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Many towns in Serbia are full of history, but only one can lay claim to being the King’s Town. That is the literal translation of Kraljevo, the central Serbian city famous for the coronation of seven kings and a lot more. The city is an intriguing mix of old and new, and 24 hours should be enough to get the best out of it.
Get your bearings in the main square
Kraljevo has plenty of good accommodation options, and Hotel Botika is arguably the best. Its location allows you to start your day by checking out the nearby monument to those who died in World War II, before heading to the intimidatingly named Square of the Serbian Warriors. The square dominates life in Kraljevo, and it is easy to see why.
The square is also known as Milutin Square, and it is the eponymous statue around which life flows in town. The monument is in honour of those who died in the wars that ravaged Serbia between 1912 and 1918, and it also acts as one of the largest sundials in Europe. Cafes, restaurants and shops ring the square, with four pedestrian streets jutting off it in each direction.
Lunch with a view and a bit of tragic history
Stay on the main square for lunch, but head up to the fifth floor of the Turist Hotel and the pizzeria of the same name. The pizza is the best in town, but the real charm is in the fantastic panoramic view from the terrace. There isn’t a better vista in town. and the full majesty of Kraljevo’s main square is best experienced up here with the birds.
After a big lunch and some fantastic views, it is time to head out to Kraljevo’s most sombre memorial. The Kraljevački Oktobar (Kraljevo’s October) memorial park is located a short walk from the city centre, just behind the train and bus stations. Completed in 1970, the park honours the memories of the more than 2,000 civilians who were executed here by the Nazis in 1941. The memorial park has been neglected in the years since the demise of Yugoslavia, but it remains a poignant homage to lives lost to fascism.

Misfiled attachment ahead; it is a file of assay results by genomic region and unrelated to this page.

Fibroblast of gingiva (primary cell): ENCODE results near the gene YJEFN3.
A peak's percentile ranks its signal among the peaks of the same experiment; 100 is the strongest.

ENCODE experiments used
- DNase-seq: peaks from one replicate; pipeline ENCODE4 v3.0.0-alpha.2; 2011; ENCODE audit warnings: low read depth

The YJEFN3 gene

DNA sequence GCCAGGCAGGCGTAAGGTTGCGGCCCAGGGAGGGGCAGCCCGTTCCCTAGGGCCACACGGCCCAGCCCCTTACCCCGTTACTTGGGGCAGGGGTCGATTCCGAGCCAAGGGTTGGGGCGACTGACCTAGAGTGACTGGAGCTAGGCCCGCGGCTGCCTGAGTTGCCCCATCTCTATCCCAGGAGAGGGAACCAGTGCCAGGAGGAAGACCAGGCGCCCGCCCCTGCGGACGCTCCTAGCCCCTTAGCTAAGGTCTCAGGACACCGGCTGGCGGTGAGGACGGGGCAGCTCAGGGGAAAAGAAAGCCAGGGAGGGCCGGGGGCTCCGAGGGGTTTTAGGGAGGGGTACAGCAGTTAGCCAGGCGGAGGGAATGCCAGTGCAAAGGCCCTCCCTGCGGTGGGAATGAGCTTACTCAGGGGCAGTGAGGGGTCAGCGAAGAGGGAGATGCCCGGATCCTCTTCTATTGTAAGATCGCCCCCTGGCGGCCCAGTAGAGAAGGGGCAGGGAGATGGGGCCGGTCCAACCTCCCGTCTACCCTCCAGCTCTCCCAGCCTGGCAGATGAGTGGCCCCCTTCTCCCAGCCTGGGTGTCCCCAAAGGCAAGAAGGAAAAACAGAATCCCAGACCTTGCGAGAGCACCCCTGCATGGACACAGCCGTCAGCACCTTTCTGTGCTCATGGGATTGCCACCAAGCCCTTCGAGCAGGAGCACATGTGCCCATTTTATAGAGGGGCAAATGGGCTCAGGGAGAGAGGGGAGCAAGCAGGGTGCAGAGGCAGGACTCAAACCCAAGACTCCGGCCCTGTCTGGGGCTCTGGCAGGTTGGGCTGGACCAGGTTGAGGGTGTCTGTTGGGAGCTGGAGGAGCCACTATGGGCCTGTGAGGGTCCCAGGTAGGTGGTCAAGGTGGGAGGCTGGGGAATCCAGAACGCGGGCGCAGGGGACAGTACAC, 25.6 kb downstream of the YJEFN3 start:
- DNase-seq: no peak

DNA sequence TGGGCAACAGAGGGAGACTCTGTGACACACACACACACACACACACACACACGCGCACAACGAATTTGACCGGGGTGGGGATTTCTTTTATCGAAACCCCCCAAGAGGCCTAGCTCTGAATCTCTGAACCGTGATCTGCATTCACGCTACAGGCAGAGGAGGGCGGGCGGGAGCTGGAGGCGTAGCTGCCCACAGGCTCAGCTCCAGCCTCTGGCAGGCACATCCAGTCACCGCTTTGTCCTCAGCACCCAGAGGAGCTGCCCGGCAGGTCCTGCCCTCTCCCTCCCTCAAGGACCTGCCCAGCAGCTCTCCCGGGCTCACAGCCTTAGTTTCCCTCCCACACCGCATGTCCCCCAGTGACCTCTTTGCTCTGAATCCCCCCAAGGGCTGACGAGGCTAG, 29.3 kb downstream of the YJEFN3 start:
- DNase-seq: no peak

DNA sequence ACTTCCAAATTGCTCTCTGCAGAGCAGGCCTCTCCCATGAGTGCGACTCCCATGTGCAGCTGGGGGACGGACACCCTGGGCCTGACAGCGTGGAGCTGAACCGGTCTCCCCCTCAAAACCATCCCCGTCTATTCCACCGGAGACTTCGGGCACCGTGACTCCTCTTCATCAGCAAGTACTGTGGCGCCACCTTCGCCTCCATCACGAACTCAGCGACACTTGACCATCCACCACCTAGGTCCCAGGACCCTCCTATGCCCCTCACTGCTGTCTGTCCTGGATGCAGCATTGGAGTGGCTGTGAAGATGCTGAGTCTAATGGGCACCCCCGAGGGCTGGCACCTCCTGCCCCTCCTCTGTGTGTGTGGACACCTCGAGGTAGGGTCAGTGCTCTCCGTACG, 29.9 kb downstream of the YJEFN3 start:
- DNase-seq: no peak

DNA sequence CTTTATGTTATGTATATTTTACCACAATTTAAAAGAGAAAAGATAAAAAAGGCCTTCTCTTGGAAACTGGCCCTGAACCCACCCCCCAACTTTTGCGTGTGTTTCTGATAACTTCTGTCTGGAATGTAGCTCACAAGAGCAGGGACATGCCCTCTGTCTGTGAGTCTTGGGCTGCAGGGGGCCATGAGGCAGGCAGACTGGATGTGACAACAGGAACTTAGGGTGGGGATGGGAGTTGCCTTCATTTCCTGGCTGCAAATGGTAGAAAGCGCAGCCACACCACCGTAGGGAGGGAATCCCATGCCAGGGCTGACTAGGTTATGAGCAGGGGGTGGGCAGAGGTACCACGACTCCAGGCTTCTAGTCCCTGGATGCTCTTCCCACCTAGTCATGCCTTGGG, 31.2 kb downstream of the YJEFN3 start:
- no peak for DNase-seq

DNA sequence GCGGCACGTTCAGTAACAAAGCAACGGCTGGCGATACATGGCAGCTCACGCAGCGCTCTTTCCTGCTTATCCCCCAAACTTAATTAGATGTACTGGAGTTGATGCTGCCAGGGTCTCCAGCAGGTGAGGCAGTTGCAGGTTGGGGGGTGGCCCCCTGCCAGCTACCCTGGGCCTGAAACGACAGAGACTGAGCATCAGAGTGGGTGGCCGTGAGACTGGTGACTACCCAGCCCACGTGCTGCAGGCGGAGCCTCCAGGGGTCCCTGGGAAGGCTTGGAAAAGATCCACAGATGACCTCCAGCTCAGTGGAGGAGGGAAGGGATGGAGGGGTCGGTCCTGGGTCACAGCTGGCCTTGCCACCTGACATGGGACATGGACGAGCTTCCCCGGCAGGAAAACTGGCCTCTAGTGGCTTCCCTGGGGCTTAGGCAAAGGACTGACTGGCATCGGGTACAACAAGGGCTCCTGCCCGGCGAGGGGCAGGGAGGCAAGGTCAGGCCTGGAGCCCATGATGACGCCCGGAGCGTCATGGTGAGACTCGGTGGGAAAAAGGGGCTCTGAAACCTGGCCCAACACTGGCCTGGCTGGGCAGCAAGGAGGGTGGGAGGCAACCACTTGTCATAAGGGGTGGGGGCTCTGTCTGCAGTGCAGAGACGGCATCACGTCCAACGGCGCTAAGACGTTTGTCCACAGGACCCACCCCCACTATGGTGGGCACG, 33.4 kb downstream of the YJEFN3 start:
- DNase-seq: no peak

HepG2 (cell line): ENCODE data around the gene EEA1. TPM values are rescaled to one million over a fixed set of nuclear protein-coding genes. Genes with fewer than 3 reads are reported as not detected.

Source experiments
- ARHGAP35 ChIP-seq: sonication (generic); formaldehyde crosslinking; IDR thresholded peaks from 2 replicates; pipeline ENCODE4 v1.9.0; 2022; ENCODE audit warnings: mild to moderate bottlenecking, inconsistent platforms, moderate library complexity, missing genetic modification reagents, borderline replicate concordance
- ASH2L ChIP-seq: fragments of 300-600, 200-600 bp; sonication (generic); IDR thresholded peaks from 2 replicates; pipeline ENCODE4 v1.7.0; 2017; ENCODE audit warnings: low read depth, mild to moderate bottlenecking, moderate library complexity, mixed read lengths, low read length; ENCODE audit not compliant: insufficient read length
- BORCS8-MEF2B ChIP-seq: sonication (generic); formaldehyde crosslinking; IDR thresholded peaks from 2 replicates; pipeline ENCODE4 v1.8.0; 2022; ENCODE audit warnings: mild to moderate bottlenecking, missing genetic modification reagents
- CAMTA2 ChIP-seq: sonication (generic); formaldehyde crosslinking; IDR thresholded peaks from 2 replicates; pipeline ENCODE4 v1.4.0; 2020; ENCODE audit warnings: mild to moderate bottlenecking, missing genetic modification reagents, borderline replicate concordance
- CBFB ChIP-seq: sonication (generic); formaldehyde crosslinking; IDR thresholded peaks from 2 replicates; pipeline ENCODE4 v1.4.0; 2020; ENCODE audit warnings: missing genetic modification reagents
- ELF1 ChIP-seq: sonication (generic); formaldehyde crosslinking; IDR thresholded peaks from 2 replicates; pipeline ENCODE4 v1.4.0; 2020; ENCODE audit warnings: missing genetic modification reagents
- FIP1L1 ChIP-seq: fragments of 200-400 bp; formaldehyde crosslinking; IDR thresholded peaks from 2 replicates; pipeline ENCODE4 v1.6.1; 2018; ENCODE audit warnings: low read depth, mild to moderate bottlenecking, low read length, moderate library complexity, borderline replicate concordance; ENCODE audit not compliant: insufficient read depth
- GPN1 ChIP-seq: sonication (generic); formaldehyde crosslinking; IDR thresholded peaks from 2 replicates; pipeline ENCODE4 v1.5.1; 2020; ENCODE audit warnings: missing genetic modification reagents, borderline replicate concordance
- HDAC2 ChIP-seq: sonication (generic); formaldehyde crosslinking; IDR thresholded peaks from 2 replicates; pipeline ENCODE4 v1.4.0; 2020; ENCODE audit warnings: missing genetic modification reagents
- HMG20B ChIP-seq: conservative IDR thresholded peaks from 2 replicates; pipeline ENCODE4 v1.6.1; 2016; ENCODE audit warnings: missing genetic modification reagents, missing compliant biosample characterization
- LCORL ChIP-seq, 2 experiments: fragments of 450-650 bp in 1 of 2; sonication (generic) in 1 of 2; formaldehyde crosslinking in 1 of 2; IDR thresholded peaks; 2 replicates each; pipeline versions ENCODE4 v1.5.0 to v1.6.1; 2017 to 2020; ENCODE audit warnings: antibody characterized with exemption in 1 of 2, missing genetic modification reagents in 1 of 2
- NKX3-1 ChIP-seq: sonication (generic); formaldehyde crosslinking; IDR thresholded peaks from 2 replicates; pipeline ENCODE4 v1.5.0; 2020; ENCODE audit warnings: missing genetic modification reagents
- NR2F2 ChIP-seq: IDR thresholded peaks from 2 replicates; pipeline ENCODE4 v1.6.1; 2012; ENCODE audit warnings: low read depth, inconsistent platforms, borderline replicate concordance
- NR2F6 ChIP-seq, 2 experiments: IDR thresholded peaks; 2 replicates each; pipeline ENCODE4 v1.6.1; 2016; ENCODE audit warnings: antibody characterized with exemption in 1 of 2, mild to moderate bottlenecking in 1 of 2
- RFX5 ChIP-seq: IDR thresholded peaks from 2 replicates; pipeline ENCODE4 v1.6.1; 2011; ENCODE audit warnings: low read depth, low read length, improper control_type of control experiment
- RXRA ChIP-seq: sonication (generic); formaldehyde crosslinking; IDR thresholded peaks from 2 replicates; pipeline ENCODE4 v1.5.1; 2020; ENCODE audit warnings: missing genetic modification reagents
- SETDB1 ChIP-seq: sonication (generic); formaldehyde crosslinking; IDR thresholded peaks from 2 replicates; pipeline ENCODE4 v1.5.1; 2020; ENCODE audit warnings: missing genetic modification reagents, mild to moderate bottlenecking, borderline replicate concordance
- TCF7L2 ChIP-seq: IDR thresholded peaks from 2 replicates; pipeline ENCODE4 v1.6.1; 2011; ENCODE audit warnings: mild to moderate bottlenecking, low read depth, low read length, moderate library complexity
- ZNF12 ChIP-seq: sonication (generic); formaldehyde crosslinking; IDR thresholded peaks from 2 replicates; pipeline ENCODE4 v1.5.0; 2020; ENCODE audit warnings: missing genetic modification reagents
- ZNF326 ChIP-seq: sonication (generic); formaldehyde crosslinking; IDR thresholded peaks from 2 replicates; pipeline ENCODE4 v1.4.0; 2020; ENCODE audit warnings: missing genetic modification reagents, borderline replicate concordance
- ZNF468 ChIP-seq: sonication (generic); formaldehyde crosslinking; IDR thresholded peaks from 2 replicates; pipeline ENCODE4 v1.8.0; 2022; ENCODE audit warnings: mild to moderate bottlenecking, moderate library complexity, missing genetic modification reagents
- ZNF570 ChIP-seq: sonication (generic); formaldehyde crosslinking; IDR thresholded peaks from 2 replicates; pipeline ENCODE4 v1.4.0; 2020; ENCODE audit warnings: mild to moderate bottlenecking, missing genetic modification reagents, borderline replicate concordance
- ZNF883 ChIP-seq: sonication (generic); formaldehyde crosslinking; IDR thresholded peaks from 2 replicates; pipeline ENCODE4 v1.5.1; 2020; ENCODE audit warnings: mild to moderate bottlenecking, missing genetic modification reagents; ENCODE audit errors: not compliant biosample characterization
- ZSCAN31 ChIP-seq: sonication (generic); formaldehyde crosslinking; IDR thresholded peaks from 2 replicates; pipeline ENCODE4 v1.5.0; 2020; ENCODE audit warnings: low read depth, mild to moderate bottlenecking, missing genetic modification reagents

If such intense and traumatic history doesn’t sound particularly appealing (and we can understand why), head instead to the National Museum and the Church of the Holy Trinity. The latter is the oldest building in town, and the former offers a typically robust look at the long and proud history of the Serbs.
A riverside stroll
The intensity of the memorial complex will likely require some recovery time, so head back towards the main square and continue on towards the Ibar river. A plethora of sporting facilities sit between the promenade and the river itself, along with a host of cafes, restaurants and the rest. Most of these are well worth a stop, but we’d recommend simply taking in the walk itself ahead of refreshment and sustenance elsewhere.
Traditional food, not so traditional drinking
Befitting a city with such a long and storied history, Kraljevo is home to a number of traditional restaurants that hark back to the glory days of modern Serbia. Kralj gets our nod, and not just the linguistic link of the name. It is always recommended to eat at the king’s restaurant when in the king’s town, after all.
To round off the day in delightfully symmetrical fashion, head back to the main square to see the nighttime energy of Serbia’s 10th largest city. Simply pick an adjacent street and hop from bar to cafe and back again, sampling rakija or something a little easier on the morning brain.